11.2 The For In loop will set a variable with the 'key' used in each record in a structure. This key variable can then be used to access the value in the structure.
<CFSCRIPT>
     For (key in Session)
          WriteOutput(Session[key]&' ')
</CFSCRIPT>

AReserve Words
There are 3 basic groups of 'words'* that should be treated as reserved in ColdFusion and never used as the name of a variable. Inside an Evaluation Zone*, all words are evaluated. In the case of variables, they are turned into their values. In the case of reserve words, they are used in some operation depending on what they are. For example, the reserve word 'AND' is used inside a comparison statement (IF, While, Do While) to join two clauses 3 together. The reserve word Mod is used in an operation 4 to get the remainder of a division operation.
The first group of reserve words are used in comparison and mathematical operations.
AND CONTAINS EQ EQUAL
EQV GT GTE IMP
IS LT LTE MOD
NEQ NOT OR XOR

Using these reserve words as variable names will always cause a ColdFusion error. While the additional words DOES, CONTAIN, GREATER, LESS, THAN, and TO are not reserved by ColdFusion it is a good practice to not use them as variable names.
In addition to the comparison and mathematical reserve words, the following scopes should be considered reserved as well.
VARIABLES URL FORM CGI
CLIENT SERVER SESSION APPLICATION
ATTRIBUTES REQUEST THISTAG CALLER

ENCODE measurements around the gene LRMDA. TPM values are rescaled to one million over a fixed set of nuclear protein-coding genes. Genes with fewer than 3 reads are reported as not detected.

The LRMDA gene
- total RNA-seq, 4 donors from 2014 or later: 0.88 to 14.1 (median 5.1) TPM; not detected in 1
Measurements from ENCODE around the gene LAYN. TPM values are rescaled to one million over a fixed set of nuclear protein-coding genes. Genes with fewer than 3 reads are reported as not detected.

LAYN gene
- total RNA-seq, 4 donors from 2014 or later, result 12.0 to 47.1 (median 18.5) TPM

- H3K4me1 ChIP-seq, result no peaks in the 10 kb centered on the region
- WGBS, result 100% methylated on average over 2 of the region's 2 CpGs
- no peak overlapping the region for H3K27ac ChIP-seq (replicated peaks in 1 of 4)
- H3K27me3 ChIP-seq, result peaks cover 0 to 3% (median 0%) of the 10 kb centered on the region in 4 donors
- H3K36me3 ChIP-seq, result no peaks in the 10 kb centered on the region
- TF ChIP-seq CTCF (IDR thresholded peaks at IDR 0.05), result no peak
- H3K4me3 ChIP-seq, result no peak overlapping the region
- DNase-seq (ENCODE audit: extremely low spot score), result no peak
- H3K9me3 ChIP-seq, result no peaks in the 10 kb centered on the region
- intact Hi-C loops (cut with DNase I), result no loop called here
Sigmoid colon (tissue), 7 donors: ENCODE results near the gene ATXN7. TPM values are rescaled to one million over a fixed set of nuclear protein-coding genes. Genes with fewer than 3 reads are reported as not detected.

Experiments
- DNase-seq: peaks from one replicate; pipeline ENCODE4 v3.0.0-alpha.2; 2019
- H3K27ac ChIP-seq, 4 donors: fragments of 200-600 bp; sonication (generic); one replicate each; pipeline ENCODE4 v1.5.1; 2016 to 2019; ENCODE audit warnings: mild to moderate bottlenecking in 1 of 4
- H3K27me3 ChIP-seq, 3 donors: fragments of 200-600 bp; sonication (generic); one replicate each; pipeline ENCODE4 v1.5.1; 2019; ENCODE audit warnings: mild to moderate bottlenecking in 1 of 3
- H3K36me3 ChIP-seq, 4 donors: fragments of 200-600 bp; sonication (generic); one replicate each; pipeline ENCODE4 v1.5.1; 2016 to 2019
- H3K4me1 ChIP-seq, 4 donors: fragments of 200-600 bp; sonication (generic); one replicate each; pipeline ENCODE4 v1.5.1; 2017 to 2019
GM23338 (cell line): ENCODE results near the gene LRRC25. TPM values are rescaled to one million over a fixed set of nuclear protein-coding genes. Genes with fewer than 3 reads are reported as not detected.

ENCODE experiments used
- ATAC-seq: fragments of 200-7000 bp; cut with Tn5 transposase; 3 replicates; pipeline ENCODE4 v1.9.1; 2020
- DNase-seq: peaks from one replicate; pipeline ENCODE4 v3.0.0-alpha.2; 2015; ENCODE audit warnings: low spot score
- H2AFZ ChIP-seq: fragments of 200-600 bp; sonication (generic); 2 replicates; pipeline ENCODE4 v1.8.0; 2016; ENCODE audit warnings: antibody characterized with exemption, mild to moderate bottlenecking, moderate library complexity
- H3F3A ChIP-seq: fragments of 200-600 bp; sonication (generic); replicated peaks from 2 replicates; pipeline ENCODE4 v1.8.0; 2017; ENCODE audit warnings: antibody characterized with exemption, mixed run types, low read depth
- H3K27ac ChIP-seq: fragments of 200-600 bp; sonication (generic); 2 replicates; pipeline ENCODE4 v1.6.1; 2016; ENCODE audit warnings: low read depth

COOKIE CFFTP (CFFTP) CFHTTP (CFHTTP) ERROR (CFERROR)
FILE (CFFILE) CFCATCH (CFCATCH)

The use of the scope reserve words as a variable will not throw an error but may overwrite data that is contained in the scope.
The final list of reserve words CAN be used as variable names in ColdFusion unless they will also be used inside a CFSCRIPT block. Within CFSCRIPT they are considered reserve. It is best to not use these words as variables even if you never plan to use CFSCRIPT.
FOR WHILE DO IF
ELSE SWITCH CASE BREAK
DEFAULT IN CONTINUE Function
Var Return Arguments

A forth group of reserve words does exist, but is limited to SQL statements and will be examined at another time. Proper use of variables will allow for programs that will work on all systems and will survive upgrades with minimal problems.


BEvaluation

Evaluation is the act of turning a variable, function or expression into its value. Conceptually this can be divided up into two zones. The first, called an evaluation zone, is a location where variables and functions can be evaluated1 without the need for pound signs (#)2. In addition, it is the only location where expressions3 will be evaluated. The other location will be termed an output zone. This is a place where a variable or function needs pound signs (#) to be evaluated. This difference is mostly a cosmetic one and has almost nothing to do with code tightness and speed. On the other hand, proper usage of pound signs (#) is a sign of a good ColdFusion programmer4.